There is an association between severe hypoglycemia and all-cause mortality, and patients who experience severe hypoglycemia are at greater risk of death in the short term after a hypoglycemic episode, a recent study found. The secondary analysis of the DEVOTE trial included 7,637 patients with type 2 diabetes (T2D) who were randomized to receive either insulin degludec or insulin glargine (100 units/ml) once daily in an even-driven, double-blind, treat-to-target cardiovascular outcomes trial. The primary outcome was the first occurrence of an adjudicated major adverse cardiovascular event (MACE; CV death, nonfatal myocardial infarction, or nonfatal stroke). Researchers found:
- There was a nonsignificant difference in the risk of MACE for patients who had experienced severe hypoglycemia during the trial vs individuals who had not (HR, 1.38).
- There was a significantly higher risk of all-cause mortality for patients who had vs those who had not experienced severe hypoglycemia during the trial (HR, 2.51).
- There was a higher risk of all-cause mortality 15, 30, 60, 90, 180, and 365 days after experiencing severe hypoglycemia compared with not experiencing severe hypoglycemia in the same time interval.
Pieber TR, Marso SP, McGuire DK, et al. DEVOTE 3: Temporal relationships between severe hypoglycaemia, cardiovascular outcomes and mortality. [Published online ahead of print September 15, 2017]. Diabetologia. doi:10.1007/s00125-017-4422-0.
In the DEVOTE trial, which compared cardiovascular safety of insulin degludec vs insulin glargine in patients with type 2 diabetes at high risk of cardiovascular events, insulin degludec was noninferior to insulin glargine with regard to the primary outcome of the trial—cardiovascular events and mortality.1 In secondary analysis, there was a 40% lower rate of severe hypoglycemia and a 53% lower rate of nocturnal severe hypoglycemia with insulin degludec compared to glargine. In the current analysis, DEVOTE 3, results indicated that for those individuals who experienced severe hypoglycemia, whether in the insulin degludec or insulin glargine arm, there was over a 2-fold increase in mortality in the subsequent 15–365 days. In addition, in the DEVOTE 2 analysis, published in this same issue of Diabetologia, day-to-day fasting glucose variability was related to severe hypoglycemia, with less variability in the degludec arm.2 Interpreting this data is challenging, as the analysis of outcomes with hypoglycemia was essentially an observational trial within a randomized trial design,and thus, it contains all the usual limitations of any observational trial. Hypoglycemia may be a marker for those at higher risk of mortality, in essence a confounding variable, and hypoglycemia may or may not be causally related to the outcome of mortality. Nonetheless, there is no question that we should try to avoid severe hypoglycemia as one of the primary goals of treatment. —Neil Skolnik, MD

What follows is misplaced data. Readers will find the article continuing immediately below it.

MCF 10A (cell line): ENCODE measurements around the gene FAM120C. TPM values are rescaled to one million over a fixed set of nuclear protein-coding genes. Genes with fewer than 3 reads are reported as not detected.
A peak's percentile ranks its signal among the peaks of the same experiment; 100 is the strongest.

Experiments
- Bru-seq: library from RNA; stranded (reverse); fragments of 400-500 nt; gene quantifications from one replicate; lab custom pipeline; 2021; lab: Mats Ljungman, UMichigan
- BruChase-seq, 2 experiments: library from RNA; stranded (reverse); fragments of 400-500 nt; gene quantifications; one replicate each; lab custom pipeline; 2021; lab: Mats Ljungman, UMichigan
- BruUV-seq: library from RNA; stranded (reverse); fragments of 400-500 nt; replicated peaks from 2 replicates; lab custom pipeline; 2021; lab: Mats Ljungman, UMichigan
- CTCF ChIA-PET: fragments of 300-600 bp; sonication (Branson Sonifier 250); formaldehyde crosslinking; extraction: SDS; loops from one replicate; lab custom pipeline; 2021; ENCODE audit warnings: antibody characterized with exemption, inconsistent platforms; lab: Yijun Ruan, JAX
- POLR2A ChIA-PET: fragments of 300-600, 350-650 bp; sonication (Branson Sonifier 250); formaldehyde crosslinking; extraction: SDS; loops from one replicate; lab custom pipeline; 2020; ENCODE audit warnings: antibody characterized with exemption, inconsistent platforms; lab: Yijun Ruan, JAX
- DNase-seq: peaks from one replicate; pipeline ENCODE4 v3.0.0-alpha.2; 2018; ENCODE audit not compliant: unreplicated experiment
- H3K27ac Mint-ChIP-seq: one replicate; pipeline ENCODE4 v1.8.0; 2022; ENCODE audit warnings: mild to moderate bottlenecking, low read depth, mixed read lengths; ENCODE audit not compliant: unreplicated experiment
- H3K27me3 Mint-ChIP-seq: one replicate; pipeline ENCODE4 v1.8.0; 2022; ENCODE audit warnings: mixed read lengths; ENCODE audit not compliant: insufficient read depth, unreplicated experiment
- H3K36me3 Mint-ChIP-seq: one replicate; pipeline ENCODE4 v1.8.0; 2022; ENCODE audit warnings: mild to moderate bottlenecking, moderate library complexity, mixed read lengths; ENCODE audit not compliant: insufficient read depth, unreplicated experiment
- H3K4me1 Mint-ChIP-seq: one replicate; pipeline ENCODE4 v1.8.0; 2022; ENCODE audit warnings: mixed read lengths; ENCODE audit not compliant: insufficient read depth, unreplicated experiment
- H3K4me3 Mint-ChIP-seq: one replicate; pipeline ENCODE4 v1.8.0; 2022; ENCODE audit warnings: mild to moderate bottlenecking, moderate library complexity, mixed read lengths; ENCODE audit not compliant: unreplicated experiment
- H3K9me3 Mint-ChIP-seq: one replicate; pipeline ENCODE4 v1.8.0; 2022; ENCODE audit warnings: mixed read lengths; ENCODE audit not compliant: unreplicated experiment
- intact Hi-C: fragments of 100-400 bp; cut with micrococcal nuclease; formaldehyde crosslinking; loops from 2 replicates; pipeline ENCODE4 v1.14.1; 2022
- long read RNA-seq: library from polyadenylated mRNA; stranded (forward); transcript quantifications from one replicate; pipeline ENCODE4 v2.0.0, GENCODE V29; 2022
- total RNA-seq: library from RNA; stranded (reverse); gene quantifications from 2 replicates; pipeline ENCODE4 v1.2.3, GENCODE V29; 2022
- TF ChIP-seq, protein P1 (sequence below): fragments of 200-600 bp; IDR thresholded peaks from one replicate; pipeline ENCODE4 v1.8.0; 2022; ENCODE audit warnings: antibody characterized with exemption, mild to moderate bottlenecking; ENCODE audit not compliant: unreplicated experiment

- Marso SP, McGuire DK, Zinman B, et al. Efficacy and safety of degludec versus glargine in type 2 diabetes. N Engl J Med. 2017;377:723–732. doi:10.1056/NEJMoa1615692.
- Pieber TR, Marso SP, McGuire DK, et al. DEVOTE 3: temporal relationships between severe hypoglycaemia, cardiovascular outcomes and mortality. [Published online ahead of print September 15, 2017]. Diabetologia. doi:10.1007/s00125-017-4422-0.
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